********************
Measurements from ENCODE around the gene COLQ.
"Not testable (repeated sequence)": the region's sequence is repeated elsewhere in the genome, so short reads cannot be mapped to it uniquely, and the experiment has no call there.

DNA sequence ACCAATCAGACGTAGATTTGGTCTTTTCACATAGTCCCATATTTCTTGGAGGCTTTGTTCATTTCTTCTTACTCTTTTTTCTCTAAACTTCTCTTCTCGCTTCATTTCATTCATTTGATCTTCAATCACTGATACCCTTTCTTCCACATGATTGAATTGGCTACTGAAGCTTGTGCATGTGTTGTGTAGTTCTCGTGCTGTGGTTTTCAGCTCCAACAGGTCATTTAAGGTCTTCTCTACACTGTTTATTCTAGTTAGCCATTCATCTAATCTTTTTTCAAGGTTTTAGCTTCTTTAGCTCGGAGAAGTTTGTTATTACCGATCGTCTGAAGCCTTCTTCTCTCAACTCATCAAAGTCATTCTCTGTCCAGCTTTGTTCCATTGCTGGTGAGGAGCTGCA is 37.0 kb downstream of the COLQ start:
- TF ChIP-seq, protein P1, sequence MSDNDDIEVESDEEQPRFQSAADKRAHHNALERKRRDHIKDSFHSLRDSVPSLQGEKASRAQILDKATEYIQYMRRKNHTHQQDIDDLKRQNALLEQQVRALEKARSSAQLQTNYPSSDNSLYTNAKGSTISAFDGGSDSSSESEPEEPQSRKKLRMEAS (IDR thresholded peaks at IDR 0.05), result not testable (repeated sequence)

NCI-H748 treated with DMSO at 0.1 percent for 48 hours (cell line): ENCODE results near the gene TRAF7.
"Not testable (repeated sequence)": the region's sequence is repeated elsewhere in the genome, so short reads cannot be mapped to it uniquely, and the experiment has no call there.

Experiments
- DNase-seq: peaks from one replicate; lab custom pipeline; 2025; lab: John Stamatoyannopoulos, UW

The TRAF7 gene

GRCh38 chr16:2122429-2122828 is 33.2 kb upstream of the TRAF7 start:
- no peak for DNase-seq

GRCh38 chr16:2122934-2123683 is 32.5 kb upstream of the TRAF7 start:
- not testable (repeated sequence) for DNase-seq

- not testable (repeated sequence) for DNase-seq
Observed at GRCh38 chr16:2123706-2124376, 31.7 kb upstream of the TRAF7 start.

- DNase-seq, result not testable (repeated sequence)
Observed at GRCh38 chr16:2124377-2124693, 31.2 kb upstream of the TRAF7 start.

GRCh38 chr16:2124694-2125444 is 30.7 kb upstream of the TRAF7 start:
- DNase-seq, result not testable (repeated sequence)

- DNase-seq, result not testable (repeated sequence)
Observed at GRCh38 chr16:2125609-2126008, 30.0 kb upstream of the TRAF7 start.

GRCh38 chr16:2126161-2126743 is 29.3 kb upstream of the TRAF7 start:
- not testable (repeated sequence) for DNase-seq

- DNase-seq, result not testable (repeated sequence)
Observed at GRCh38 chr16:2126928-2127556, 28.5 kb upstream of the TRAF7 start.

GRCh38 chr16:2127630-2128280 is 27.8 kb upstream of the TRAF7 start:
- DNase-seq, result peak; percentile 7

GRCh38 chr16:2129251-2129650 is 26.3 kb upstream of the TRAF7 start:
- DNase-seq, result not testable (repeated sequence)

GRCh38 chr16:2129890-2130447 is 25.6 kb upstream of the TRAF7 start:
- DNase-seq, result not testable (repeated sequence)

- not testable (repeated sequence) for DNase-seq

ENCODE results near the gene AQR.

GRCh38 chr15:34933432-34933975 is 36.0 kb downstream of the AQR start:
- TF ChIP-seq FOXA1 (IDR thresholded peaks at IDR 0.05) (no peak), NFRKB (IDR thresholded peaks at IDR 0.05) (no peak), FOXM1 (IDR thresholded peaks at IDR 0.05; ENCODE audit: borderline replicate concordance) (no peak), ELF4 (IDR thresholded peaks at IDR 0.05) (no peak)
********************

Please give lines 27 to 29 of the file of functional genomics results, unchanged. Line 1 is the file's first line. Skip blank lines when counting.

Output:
- DNase-seq, result peak; percentile 7

GRCh38 chr16:2129251-2129650 is 26.3 kb upstream of the TRAF7 start:
- DNase-seq, result not testable (repeated sequence)